But, Profar didn’t get to play nearly as much baseball as he, the Rangers, baseball fans, and card collectors would’ve liked. Injury after injury kept eating into his playing time. When he would try to get a chance in the majors, he just couldn’t put things together before yet again losing a chunk of the season to some injury. Eventually, he finally got to play a full season, even if it took until 2018...
So, when he finally broke out with the Texas Rangers in 2018, it still felt like a disappointment. To hit .254 with 20 HR and 77 RBI - and stealing 10 bases WITHOUT being caught - would be a pretty nice season for most players. After years of getting hurt and not really establishing himself in his limited chances, 2018 was a nice break for Profar. He played all over the diamond, while mostly at third base and shortstop. Unfortunately, he didn’t rate well at any position on defense.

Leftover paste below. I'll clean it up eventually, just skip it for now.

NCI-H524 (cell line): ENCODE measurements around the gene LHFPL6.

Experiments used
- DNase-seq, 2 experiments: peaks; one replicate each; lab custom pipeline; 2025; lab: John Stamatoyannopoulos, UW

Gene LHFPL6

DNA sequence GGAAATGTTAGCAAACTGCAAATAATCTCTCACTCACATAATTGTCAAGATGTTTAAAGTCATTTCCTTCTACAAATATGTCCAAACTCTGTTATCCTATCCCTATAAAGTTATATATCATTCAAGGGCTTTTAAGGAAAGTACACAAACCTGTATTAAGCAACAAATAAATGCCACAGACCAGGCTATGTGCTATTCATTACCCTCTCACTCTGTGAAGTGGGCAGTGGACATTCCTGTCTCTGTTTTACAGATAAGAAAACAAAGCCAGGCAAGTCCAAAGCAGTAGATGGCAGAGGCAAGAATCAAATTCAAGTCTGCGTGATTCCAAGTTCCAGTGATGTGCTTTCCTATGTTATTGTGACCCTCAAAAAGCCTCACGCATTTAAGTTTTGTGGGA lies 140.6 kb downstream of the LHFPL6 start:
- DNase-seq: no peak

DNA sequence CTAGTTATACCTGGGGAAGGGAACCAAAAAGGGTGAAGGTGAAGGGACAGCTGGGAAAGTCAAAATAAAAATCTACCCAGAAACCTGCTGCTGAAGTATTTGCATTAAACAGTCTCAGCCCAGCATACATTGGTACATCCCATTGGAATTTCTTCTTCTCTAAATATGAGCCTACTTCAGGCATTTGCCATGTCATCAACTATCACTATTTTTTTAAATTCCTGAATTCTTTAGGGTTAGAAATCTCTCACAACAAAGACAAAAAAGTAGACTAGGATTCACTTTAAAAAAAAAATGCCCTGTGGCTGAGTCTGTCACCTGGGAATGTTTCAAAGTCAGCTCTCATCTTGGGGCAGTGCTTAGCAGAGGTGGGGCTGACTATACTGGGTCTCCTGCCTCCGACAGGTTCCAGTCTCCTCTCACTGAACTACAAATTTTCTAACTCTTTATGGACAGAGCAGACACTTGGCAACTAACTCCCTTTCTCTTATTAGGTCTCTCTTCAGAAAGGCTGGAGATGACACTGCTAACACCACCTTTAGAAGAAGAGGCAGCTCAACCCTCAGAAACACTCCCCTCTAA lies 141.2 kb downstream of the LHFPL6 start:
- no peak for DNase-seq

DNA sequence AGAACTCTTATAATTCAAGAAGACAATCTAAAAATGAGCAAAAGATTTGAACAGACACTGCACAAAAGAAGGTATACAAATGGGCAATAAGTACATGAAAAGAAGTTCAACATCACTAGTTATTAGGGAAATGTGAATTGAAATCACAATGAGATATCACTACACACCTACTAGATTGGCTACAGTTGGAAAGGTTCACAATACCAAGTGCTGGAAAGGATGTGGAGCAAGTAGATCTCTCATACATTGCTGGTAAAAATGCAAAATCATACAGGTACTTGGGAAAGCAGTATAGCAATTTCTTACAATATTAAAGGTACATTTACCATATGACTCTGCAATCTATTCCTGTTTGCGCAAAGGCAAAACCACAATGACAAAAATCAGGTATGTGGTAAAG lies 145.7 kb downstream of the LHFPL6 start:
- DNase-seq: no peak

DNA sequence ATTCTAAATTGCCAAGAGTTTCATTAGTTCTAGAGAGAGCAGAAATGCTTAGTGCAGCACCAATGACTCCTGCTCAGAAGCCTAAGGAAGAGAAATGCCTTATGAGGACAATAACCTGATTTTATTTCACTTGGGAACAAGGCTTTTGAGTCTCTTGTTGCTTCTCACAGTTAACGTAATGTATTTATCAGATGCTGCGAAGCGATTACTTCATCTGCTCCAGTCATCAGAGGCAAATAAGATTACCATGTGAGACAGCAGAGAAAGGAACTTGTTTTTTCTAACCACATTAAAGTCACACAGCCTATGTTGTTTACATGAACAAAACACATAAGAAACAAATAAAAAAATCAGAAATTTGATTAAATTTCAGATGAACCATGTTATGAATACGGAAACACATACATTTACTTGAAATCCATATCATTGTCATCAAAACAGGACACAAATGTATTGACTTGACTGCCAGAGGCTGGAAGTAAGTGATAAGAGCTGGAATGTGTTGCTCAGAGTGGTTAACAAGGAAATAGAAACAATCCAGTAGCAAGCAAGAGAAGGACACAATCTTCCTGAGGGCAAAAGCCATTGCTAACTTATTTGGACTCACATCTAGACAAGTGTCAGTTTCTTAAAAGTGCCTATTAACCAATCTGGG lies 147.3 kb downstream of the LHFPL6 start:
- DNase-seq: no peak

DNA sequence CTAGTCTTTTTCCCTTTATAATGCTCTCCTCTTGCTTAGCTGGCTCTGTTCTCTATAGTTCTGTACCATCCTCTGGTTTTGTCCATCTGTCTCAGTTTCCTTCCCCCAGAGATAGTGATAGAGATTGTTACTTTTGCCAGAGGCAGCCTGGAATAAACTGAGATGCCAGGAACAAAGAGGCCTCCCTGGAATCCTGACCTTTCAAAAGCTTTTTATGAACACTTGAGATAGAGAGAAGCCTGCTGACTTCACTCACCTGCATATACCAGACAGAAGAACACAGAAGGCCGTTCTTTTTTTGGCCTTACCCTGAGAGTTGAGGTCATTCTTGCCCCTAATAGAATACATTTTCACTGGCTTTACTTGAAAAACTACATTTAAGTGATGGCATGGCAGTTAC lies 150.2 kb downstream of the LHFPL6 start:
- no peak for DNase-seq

A Second Chance for Jurickson Profar?
The Rangers decided that they would sell high on Profar’s decent success with the bat and on the bases. They let him go to the Oakland A’s in a three team trade that netted them pitchers Kyle Bird and Brock Burke, as well as minor league infielder Eli White. Ironically, White is somewhat similar to what Profar has become - a guy without a position who’s useful enough with the bat and on the bases to have a role with some MLB team. Bird and Burke each had lousy MLB debuts, but both showed promise in the high minors.
The A’s were certainly disappointed in their return. They ended up trading Emilio Pagan and a competitive balance round draft pick to the Rays in the complex three team swap. Profar hit only .218/.301/.410 and was "worth" minus 10 runs at second base. Meanwhile, Emilio Pagan was one of the best relievers in baseball for the Rays. The Rangers are probably thrilled that they got what they did.
There were some positives. Profar still hit 20 HR. He stole 9 bases and was only caught once. The switch-hitter murdered left handed pitching. His batting average on balls in play was a piddly .218. Surely, you’d expect Profar to have a bit of positive regression, right?
A Third Chance for Profar with the Padres?